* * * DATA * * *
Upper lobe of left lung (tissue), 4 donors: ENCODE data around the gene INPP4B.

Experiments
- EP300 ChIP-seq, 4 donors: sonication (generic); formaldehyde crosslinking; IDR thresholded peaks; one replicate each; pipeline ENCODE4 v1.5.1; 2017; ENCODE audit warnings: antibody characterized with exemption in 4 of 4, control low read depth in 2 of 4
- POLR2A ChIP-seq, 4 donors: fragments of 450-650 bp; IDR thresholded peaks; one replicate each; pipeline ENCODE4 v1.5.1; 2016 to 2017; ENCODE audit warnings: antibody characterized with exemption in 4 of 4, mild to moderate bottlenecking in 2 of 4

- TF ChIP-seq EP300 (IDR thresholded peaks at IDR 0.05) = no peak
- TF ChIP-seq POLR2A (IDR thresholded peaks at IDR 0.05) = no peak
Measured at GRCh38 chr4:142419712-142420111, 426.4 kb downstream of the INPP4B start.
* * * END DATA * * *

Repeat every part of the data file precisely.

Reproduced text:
Upper lobe of left lung (tissue), 4 donors: ENCODE data around the gene INPP4B.

Experiments
- EP300 ChIP-seq, 4 donors: sonication (generic); formaldehyde crosslinking; IDR thresholded peaks; one replicate each; pipeline ENCODE4 v1.5.1; 2017; ENCODE audit warnings: antibody characterized with exemption in 4 of 4, control low read depth in 2 of 4
- POLR2A ChIP-seq, 4 donors: fragments of 450-650 bp; IDR thresholded peaks; one replicate each; pipeline ENCODE4 v1.5.1; 2016 to 2017; ENCODE audit warnings: antibody characterized with exemption in 4 of 4, mild to moderate bottlenecking in 2 of 4

- TF ChIP-seq EP300 (IDR thresholded peaks at IDR 0.05) = no peak
- TF ChIP-seq POLR2A (IDR thresholded peaks at IDR 0.05) = no peak
Measured at GRCh38 chr4:142419712-142420111, 426.4 kb downstream of the INPP4B start.